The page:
August 28th in African American History – William Patrick Foster

William Patrick FosterAugust 28, 2010 William Patrick Foster, creator of the Florida A&M University “Marching 100,” died.

Foster was born August 25, 1919 in Kansas City, Kansas. He earned his Bachelor of Music Education degree from the University of Kansas in 1941, his Master of Arts degree in music from Wayne State University in 1950, and his Doctor of Education degree in music from Teachers College, Columbia University in 1955.

When Foster became director of the band in 1946, the school was known as the Florida Agricultural and Mechanical College for Negroes. He introduced over 30 new techniques to the band which have become standard procedures for high school and college bands nationwide. In 1989, France chose the Florida A&M band as America’s official representative in the Bastille Day Parade celebrating the Bicentennial of the French Revolution. In 1992, Sports Illustrated Magazine declared the Florida A&M band the best marching band in the country.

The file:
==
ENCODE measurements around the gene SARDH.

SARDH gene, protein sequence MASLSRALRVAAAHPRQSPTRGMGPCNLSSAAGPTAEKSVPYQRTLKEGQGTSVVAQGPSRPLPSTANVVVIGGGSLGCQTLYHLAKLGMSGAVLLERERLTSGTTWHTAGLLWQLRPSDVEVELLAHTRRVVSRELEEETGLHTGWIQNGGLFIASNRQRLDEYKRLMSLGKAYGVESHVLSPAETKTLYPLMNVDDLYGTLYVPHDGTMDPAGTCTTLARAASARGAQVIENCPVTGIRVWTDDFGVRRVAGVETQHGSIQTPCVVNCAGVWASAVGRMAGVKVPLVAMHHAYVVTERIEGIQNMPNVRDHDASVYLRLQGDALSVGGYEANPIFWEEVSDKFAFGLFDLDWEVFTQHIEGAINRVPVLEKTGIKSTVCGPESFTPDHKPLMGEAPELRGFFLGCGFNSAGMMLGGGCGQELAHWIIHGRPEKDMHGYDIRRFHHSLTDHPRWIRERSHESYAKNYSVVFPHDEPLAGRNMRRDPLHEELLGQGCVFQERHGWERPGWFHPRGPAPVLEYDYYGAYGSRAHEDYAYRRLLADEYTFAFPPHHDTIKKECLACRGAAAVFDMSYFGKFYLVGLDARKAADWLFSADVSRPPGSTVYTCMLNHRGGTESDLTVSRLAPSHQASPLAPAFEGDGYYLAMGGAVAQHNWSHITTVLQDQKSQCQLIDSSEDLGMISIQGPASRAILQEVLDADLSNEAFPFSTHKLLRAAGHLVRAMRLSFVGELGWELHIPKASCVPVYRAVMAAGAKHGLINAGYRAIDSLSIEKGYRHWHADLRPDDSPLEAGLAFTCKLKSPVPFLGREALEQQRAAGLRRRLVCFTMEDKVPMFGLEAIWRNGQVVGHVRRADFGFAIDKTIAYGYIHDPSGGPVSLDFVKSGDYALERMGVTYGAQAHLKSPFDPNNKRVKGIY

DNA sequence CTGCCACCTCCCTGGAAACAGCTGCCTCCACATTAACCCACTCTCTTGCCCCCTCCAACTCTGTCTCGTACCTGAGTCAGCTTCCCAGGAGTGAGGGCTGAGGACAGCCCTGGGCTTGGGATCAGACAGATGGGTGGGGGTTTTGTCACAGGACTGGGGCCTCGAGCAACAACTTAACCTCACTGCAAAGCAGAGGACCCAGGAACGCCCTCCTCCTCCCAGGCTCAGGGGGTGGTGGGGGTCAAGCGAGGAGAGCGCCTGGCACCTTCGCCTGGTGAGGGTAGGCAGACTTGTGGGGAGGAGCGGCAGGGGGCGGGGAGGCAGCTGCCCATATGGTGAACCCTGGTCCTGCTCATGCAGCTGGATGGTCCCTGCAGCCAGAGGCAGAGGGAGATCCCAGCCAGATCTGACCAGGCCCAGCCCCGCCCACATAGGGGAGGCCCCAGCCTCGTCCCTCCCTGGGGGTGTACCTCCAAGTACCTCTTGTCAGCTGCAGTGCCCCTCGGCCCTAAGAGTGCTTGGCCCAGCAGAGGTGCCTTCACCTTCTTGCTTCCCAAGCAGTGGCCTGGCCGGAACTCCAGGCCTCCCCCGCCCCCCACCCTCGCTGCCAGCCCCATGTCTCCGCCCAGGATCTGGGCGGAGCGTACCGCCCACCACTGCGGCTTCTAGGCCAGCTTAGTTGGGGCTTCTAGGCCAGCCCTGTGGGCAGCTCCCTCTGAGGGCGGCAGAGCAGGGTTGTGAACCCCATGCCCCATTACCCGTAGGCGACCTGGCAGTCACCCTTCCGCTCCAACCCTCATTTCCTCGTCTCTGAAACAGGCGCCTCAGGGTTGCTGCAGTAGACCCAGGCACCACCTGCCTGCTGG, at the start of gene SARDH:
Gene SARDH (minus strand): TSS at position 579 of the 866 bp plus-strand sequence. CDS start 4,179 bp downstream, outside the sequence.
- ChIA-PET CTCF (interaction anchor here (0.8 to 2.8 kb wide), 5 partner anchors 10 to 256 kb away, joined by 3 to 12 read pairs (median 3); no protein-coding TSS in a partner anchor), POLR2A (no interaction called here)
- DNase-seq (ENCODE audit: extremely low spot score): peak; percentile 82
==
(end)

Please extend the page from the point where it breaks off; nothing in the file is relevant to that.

Foster retired in 1998 and was the first recipient of the United States Achievement Academy Hall of Fame Award. Also in 1998, he was elected to the National Band Association Hall of Distinguished Band Conductors, the most prestigious honor a bandmaster can receive. Foster authored “Band Pageantry: A Guide for the Marching Band” and “The Man Behind the Baton.”

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